Because the bridge is not wide enough to fit the lanes underneath it, the lanes have to go over the top, said Tim Matthews, the GDOT project manager. Although three other bridges are being rebuilt for this reason, GDOT does not want to do the same at Northridge because it was only completed in 2015, Matthews said.
Sandy Springs Councilmember John Paulson said residents are in an “uproar” over the lanes. He is pushing GDOT to move the lanes to the center at a point farther south, possibly at Spalding Drive.
Also, due to the flyover design, a Northridge Road transit station in Sandy Springs that has been on the table for years is not part of the toll lanes project, according to MARTA.
A Northridge heavy rail station, which would have been part of a Red Line extension, was a key section of the city’s Comprehensive Plan for the area, which was approved in 2017. Fulton leaders approved focusing on bus rapid transit in early 2018, a decision that they say does not preclude future heavy rail.
Paulson also is trying to help preserve four homes that would be taken for the Pitts Road bridge replacement, which has to be rebuilt to be wide enough to fit the toll lanes beneath it.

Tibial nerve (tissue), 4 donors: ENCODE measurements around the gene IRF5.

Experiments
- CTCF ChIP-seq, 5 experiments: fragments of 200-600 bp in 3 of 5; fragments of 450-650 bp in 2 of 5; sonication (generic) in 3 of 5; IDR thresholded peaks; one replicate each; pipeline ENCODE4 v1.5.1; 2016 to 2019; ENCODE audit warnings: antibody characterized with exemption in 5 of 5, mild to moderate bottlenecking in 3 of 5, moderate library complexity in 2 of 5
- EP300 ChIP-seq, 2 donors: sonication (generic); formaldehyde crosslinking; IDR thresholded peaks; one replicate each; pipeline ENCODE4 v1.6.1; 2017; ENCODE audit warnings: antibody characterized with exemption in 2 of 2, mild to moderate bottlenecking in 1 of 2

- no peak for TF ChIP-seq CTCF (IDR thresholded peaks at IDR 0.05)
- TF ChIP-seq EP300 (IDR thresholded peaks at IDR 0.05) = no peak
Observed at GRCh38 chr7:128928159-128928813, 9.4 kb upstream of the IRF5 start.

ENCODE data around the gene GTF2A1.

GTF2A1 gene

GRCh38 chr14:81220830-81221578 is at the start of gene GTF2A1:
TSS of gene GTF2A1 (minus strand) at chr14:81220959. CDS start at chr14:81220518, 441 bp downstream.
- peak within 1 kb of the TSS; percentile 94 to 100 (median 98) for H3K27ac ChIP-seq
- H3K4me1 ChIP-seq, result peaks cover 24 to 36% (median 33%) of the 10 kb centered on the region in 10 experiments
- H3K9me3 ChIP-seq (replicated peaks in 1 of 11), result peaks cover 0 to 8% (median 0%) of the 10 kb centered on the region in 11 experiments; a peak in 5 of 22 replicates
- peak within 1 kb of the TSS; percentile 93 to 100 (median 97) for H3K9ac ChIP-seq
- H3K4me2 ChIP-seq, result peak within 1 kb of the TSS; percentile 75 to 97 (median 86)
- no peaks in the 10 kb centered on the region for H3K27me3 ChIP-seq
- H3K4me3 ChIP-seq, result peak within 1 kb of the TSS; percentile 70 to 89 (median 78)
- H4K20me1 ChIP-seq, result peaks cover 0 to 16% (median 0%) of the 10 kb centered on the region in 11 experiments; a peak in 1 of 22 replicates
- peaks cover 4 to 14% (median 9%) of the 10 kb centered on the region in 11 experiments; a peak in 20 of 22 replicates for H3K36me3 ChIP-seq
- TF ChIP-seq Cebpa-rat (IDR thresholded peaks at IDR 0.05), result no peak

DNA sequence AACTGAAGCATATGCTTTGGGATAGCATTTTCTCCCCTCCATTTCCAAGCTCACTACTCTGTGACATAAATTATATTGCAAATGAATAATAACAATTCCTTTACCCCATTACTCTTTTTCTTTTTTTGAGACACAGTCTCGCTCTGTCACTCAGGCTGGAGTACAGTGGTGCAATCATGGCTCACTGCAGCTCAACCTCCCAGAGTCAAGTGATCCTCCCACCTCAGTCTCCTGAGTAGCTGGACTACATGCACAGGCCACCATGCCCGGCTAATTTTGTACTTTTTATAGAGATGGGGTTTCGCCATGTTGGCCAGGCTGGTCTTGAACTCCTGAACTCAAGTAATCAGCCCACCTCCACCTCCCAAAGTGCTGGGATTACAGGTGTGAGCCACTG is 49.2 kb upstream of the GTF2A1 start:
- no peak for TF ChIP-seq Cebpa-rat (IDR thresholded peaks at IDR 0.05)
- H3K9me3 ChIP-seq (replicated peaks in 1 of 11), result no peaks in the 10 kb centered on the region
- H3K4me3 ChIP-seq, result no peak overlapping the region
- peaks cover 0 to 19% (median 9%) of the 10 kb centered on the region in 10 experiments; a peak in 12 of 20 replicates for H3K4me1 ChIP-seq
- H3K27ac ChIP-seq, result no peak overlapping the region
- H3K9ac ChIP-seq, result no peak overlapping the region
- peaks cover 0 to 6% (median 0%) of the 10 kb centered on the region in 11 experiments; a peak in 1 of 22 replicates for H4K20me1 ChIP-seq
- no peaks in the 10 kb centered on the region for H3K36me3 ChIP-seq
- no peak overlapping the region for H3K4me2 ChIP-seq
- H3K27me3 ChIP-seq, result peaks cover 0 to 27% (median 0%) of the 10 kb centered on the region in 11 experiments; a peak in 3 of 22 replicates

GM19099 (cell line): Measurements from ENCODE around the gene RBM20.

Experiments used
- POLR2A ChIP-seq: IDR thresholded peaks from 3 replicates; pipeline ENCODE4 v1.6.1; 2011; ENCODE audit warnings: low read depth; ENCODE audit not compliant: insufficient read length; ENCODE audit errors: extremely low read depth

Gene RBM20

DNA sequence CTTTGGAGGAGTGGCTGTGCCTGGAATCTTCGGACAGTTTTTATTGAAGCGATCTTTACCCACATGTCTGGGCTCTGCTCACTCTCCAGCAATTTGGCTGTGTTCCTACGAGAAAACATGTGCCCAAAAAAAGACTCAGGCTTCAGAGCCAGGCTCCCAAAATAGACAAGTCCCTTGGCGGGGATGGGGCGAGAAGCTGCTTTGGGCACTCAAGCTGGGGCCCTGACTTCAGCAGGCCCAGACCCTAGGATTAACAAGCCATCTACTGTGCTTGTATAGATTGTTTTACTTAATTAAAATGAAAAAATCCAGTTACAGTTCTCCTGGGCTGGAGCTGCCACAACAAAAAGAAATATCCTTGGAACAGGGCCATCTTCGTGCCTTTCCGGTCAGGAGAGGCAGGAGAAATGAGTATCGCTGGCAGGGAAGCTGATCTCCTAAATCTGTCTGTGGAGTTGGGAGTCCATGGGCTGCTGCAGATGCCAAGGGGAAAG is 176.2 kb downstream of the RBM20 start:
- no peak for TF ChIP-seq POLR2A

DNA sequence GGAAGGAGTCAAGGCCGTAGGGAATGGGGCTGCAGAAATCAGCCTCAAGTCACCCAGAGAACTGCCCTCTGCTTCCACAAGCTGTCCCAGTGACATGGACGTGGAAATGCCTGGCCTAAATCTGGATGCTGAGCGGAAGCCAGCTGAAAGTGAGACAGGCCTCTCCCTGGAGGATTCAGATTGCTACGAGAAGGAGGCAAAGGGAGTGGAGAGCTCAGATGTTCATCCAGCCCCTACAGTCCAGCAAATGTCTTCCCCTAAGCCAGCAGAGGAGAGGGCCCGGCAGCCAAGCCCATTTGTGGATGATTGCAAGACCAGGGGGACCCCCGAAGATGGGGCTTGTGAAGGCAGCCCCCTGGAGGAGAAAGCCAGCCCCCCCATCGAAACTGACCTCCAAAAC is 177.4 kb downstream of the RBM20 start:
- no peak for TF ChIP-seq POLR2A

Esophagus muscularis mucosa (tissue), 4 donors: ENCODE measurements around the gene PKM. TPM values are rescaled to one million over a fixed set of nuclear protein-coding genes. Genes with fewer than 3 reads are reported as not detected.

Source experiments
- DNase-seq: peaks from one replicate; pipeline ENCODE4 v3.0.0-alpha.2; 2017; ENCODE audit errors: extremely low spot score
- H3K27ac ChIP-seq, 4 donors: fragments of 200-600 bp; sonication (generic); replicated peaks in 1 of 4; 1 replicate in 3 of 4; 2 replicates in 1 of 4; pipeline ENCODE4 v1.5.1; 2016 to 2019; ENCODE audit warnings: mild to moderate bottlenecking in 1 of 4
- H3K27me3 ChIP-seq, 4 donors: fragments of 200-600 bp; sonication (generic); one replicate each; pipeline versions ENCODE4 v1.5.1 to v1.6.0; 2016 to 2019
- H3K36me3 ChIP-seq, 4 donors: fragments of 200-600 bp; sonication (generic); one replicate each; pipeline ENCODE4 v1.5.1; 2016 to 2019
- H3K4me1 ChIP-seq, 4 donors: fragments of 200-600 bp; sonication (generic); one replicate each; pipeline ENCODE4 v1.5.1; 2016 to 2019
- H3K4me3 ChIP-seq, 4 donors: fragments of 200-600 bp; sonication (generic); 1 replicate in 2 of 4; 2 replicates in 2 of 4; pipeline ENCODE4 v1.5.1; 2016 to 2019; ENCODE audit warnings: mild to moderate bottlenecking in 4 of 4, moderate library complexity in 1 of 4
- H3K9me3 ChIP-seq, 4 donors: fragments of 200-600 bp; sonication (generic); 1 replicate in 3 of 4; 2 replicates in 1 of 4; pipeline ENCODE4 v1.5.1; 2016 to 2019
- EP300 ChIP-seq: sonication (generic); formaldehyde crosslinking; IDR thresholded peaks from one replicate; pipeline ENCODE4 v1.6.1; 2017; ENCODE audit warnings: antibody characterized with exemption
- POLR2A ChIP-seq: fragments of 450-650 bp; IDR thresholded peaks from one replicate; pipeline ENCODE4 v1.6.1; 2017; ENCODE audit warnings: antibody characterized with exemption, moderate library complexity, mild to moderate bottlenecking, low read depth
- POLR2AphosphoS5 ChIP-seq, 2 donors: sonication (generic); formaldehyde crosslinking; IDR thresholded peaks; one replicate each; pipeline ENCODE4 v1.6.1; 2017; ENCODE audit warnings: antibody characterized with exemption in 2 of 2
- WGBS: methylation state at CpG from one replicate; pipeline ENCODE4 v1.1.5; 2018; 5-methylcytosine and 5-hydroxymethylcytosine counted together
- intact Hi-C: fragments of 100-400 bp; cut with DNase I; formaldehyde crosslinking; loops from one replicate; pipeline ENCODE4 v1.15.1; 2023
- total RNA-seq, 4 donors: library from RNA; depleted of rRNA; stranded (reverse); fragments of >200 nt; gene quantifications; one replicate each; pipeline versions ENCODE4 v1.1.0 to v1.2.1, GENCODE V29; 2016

To keep access to the bridge open during toll lane construction, GDOT is planning to build a temporary bridge for drivers to use. This means the bridge would be realigned, which would require the demolition of four single-family houses.
Another option GDOT is presenting would close the bridge for six months while it’s demolished and rebuilt, which would allow the homes to stay.
Amar Doshi, one of the homeowners, said he is not prepared to give up on his home and wants to make sure GDOT fully evaluates all the options.
Doshi said he feels GDOT has not made it clear enough that closing the bridge, and saving the houses, is being considered. “It’s almost like they’re showing that’s the only option,” he said of demolishing the homes. “It’s kind of shady.”
Paulson said “several neighbors” he spoke with didn’t realize closing the bridge was being considered, perhaps in part because it was on a separate board.
GDOT spokesperson Natalie Dale said all information is set up equally at meetings.
The Pitts Road homes are just four of more than 40 properties in Sandy Springs that GDOT says would need to be demolished for the project.
Reichel, who represents much of those areas, said the most concerns she’s heard from the residents who own those properties are questioning how the acquisition and appraisal process works.